• There is a need to declare a second column (MaxDateTime2 above) that is completely superfluous for this use case. But it can be marked as hidden making it easier to ignore.
4
  • 4
    Interesting approach. All documentation here mentions PERIOD FOR SYSTEM TIME in conjunction with temporal tables (SYSTEM_VERSIONING = ON). I can't find anything elsewhere about it being standalone either. Is it a fluke that this works without system versioning? I am afraid of using it, and then finding out that it is an undocumented feature that they "correct" in the future, pulling it out from under me. Commented Mar 16, 2018 at 21:07
  • I tried temporal tables when they first came out. I have worked with 3 companies and none of the DBAs used them. So (1) I don't find them to be in common use, (2) I agree with Seth above, I don't feel comfortable using code for unintended purposes in an an enterprise setting Commented Sep 15, 2020 at 17:37
  • 3
  • This is an awesome approach, thanks for sharing @MartinSmith
    – artofsql
    Commented Apr 18 at 18:36
19

Okay, I always like to keep track of not only when something happened but who did it!

Lets create a test table in [tempdb] named [dwarfs]. At a prior job, a financial institution, we keep track of inserted (create) date and updated (modify) date.

-- just playing
use tempdb;
go

-- drop table
if object_id('dwarfs') > 0
drop table dwarfs
go

-- create table
create table dwarfs
(
asigned_id int identity(1,1),
full_name varchar(16),
ins_date datetime,
ins_name sysname,
upd_date datetime,
upd_name sysname,
);
go

-- insert/update dates
alter table dwarfs
    add constraint [df_ins_date] default (getdate()) for ins_date;
alter table dwarfs
    add constraint [df_upd_date] default (getdate()) for upd_date;

-- insert/update names
alter table dwarfs
    add constraint [df_ins_name] default (coalesce(suser_sname(),'?')) for ins_name;

alter table dwarfs
    add constraint [df_upd_name] default (coalesce(suser_sname(),'?')) for upd_name;
go

For updates, but the inserted and deleted tables exist. I choose to join on the inserted for the update.

-- create the update trigger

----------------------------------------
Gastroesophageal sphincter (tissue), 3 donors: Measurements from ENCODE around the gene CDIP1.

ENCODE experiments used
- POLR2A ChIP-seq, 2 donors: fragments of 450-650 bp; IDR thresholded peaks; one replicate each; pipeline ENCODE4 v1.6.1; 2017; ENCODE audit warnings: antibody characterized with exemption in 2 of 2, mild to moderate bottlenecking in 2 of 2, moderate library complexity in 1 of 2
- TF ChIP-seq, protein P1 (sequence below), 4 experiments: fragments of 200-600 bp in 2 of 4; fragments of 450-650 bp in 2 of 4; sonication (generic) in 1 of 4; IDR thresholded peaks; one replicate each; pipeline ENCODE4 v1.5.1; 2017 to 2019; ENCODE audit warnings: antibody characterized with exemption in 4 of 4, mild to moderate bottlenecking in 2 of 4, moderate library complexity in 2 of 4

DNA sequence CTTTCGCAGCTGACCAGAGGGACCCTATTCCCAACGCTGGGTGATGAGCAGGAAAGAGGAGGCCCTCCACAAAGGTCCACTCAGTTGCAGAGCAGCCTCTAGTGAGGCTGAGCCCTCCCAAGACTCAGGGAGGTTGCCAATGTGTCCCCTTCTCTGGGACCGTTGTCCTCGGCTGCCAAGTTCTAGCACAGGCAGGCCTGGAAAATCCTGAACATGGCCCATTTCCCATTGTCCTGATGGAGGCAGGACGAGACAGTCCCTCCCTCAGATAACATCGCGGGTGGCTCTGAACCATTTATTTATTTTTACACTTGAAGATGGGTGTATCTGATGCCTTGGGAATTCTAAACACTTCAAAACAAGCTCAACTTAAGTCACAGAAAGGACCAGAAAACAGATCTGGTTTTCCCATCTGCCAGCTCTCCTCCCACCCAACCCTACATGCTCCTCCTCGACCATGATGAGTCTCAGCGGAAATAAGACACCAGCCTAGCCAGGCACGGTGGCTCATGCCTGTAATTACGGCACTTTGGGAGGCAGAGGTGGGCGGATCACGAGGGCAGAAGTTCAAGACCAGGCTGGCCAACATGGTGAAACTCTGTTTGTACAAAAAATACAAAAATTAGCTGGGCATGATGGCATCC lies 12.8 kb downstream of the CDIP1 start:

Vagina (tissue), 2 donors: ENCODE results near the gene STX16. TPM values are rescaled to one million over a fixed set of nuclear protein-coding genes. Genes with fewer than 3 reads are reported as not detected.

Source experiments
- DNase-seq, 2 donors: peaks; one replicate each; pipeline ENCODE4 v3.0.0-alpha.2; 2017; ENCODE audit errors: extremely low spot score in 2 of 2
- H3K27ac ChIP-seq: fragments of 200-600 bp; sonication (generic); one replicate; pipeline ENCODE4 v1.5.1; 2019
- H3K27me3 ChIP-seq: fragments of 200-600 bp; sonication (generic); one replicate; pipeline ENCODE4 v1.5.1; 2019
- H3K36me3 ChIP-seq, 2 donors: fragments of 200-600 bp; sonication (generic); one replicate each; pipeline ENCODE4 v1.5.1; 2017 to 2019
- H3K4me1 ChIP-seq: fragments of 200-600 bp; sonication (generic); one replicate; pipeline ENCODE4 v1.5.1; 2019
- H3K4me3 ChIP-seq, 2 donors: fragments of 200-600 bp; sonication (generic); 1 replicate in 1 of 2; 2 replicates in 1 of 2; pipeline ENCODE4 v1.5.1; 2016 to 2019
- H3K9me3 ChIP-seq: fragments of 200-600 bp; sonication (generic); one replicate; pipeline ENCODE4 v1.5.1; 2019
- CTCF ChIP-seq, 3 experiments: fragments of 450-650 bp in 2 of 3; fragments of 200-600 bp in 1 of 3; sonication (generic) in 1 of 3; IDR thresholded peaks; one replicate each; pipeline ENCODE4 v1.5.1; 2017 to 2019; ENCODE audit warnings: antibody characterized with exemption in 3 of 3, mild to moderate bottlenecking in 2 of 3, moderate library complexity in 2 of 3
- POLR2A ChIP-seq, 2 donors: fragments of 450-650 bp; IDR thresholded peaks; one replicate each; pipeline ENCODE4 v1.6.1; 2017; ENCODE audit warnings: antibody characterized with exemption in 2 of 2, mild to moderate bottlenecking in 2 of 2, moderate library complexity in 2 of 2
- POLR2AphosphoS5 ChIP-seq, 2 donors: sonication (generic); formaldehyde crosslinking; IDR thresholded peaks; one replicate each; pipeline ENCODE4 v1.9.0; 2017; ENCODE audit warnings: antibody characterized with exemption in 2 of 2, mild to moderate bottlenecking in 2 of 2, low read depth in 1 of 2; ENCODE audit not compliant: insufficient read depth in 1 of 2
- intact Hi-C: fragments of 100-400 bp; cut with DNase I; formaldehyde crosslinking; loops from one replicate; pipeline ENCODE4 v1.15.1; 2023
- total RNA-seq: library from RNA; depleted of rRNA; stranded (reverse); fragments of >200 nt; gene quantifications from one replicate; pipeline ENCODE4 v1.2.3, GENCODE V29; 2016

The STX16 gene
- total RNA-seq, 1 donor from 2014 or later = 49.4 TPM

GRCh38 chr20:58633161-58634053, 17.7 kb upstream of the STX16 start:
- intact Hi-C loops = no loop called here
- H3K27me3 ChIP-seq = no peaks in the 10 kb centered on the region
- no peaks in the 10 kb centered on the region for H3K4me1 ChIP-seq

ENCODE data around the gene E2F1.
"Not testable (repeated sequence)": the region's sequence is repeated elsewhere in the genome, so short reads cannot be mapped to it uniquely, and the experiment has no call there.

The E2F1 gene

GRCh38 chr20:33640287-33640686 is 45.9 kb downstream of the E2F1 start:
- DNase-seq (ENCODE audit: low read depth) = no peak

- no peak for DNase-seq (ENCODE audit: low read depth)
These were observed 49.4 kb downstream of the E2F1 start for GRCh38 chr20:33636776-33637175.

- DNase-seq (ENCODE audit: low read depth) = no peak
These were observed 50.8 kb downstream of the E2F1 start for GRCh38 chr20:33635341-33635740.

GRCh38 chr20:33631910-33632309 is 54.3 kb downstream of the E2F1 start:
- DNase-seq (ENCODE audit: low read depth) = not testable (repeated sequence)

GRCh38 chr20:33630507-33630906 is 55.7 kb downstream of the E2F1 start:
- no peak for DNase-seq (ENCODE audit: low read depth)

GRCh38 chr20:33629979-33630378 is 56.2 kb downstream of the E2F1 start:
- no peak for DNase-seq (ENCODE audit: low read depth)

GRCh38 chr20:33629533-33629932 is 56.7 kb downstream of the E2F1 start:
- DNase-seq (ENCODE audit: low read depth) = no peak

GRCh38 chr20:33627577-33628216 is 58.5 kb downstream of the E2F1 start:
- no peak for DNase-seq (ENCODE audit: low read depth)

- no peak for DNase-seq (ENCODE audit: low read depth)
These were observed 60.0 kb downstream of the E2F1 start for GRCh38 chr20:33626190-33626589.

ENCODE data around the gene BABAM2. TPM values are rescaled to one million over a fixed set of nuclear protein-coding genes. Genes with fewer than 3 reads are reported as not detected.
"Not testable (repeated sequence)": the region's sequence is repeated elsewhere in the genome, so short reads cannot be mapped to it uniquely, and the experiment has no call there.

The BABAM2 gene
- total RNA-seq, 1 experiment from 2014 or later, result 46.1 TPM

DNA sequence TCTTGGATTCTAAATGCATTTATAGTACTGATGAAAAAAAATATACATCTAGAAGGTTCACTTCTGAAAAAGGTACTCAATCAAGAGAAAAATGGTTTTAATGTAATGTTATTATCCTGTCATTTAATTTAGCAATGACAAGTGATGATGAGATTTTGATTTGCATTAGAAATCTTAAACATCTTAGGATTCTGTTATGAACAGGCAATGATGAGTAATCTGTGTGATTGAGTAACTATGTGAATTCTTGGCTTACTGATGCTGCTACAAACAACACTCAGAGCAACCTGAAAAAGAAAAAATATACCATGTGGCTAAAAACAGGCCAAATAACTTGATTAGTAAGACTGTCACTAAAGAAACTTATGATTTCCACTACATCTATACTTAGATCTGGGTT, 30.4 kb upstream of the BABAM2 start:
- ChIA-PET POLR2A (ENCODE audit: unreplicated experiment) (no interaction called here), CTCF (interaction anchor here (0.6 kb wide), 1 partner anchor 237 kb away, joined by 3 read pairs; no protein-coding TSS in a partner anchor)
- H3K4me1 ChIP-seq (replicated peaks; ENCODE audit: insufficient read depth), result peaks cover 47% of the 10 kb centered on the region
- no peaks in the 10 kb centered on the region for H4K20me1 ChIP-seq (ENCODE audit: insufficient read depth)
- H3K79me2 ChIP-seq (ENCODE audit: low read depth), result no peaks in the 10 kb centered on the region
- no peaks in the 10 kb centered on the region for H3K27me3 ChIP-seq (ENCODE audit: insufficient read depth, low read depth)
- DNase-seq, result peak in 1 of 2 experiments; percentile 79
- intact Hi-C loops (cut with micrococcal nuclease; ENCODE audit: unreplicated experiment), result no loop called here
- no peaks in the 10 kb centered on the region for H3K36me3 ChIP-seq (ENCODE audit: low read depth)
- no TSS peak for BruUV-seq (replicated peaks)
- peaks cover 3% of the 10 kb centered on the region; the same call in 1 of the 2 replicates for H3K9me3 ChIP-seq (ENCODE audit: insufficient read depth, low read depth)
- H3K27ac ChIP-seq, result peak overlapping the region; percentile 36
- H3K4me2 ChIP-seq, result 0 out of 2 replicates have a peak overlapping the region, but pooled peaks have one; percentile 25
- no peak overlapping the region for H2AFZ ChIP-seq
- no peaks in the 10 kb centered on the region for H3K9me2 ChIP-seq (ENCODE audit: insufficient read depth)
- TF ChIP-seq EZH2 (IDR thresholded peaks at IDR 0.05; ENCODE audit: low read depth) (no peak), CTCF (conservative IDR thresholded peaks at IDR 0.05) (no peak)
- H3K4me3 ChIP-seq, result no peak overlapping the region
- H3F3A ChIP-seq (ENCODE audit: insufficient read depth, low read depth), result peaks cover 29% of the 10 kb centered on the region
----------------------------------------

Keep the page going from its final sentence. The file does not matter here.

create trigger trg_changed_info on dbo.dwarfs
for update
as
begin

    -- nothing to do?
    if (@@rowcount = 0)
      return;

    update d
    set 
       upd_date = getdate(),
       upd_name = (coalesce(suser_sname(),'?'))
    from
       dwarfs d join inserted i 
    on 
       d.asigned_id = i.asigned_id;

end
go

Last but not least, lets test the code. Anyone can type a untested TSQL statement in. However, I always stress testing to my team!

-- remove data
truncate table dwarfs;
go

-- add data
insert into dwarfs (full_name) values
('bilbo baggins'),
('gandalf the grey');
go

-- show the data
select * from dwarfs;

-- update data
update dwarfs 
set full_name = 'gandalf'
where asigned_id = 2;

-- show the data
select * from dwarfs;

The output. I only waited 10 seconds between the insert and the delete. Nice thing is that who and when are both captured.

enter image description here

1
  • Suggestion. In a trigger, IF UPDATE(column_name) can be used to ensure the code does not run when the column has already been updated. Commented Oct 18, 2022 at 13:13
8
Create trigger tr_somename 
On table_name
For update
As 
Begin
    Set nocount on; 
       Update t
        Set t.field_name = getdate()
        From table_name t inner join inserted I 
        On t.pk_column = I.pk_column
End
3
  • Sorry I'm using a mobile phone if you could just format the answer properly in code mode it will make a lot more sense
    – M.Ali
    Commented Feb 1, 2014 at 2:27
  • 4
    ROFLOL - Ali I have to give you points from just doing it on your phone. I hope you are not driving while answering the post!
    – CRAFTY DBA
    Commented Feb 1, 2014 at 3:05
  • What is the purpose of nocount on? Is it necessary to turn it off at some point? Commented Feb 1, 2014 at 15:28
2
ALTER TRIGGER [trg_table_name_Modified]
ON [table_name]
AFTER UPDATE 
AS
Begin
    UPDATE table_name
    SET modified_dt_tm = GETDATE()  -- or use SYSDATETIME() for 2008 and newer
    FROM Inserted i
    WHERE i.ID = table_name.id

    end